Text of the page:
Finance officials headed to Bahrain on Monday for a US-led peace conference intended to raise billions in investments. Led by President Donald Trump’s son-in-law and advisor Jared Kushner, the Peace to Prosperity economic workshop is the opening shot of a long-delayed initiative that will later include political solutions to the Middle East conflict. Unlike previous high-profile peace initiatives, the new plan will be an intimate affair opening Tuesday evening with cocktails and dinner at a luxury hotel in Bahrain which, like other Gulf states has increasingly found common cause with Israel due to their shared hostility towards Iran.
The plan proposes raising more than $50 billion in fresh investment for the Palestinians and their Arab neighbours, with major projects to boost infrastructure, education, tourism and cross-border trade.
Gazans slam US conference in Bahrain
Palestinian men sit around a makeshift coffin with the words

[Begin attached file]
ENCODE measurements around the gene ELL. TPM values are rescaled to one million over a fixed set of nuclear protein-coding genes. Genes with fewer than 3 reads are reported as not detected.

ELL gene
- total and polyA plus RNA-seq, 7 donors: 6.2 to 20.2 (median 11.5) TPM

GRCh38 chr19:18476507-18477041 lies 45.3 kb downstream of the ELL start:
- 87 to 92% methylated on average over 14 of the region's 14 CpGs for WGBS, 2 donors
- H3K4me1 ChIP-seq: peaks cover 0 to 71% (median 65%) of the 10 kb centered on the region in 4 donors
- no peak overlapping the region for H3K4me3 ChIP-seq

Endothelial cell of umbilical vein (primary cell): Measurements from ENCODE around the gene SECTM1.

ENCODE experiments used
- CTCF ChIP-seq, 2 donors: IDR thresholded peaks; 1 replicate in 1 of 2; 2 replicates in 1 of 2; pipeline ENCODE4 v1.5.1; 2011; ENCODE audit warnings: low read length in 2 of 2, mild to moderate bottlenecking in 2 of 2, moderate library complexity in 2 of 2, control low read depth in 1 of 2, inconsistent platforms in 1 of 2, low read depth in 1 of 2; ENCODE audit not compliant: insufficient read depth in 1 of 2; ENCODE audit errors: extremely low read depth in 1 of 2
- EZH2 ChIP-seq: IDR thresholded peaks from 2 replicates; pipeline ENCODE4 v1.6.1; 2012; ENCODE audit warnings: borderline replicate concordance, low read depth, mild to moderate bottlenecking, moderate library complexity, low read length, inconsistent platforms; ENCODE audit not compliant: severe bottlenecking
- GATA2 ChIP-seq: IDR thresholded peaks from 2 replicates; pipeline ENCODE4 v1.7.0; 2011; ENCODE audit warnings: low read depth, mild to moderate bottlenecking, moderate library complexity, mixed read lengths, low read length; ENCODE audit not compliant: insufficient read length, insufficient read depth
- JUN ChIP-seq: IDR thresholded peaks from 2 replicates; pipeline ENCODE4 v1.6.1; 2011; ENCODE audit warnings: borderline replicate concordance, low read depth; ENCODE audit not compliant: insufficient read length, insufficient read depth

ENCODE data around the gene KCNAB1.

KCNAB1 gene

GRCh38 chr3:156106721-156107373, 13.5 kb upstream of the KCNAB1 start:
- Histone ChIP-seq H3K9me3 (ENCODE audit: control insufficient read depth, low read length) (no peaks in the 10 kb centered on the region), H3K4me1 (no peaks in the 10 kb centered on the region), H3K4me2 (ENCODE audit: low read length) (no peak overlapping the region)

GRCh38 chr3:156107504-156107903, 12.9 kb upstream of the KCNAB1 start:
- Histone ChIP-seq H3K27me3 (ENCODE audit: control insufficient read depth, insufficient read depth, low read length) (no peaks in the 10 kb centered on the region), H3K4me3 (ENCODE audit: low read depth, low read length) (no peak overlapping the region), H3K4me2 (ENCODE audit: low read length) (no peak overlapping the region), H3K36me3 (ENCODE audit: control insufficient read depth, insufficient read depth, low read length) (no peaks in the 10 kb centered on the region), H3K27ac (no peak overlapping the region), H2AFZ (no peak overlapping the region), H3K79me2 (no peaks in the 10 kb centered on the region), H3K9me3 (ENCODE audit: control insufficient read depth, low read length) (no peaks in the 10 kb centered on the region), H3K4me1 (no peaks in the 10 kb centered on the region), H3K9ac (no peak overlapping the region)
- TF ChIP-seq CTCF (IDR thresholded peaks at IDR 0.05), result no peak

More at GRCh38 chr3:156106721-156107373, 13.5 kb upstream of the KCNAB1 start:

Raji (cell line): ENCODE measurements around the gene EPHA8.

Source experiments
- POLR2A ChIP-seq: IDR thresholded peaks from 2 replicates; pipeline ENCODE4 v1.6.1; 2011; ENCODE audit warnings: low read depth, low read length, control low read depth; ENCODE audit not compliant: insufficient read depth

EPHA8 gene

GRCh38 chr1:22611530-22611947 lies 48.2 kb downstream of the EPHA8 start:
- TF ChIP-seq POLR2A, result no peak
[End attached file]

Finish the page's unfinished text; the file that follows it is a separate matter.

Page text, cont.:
“No to the deal of the century”.,
Palestinians slam a Washington-sponsored conference in Bahrain to discuss US President Donald Trump’s so-called deal of the century. The US plans to unveil the economic part of its Middle East plan during the conference. Press TV’s Ashraf Shannon has a report.
Trump’s ‘deal of the century’ falls flat in West Bank
“I cannot imagine the Manama workshop will produce any results because it was based on a mistake.”
More than two years after US President Donald Trump promised a plan to end the decades-old Israel-Palestinian conflict, the first stage is being officially revealed at an economic workshop in Bahrain. Many of the 179 projects listed in his new paper – such as a highway and possible rail link between the West Bank and Gaza – have previously been suggested. However, the language is vaguer than that used by past peace brokers – disclosing little about the political aspect of the plan, which is expected to be released later this year.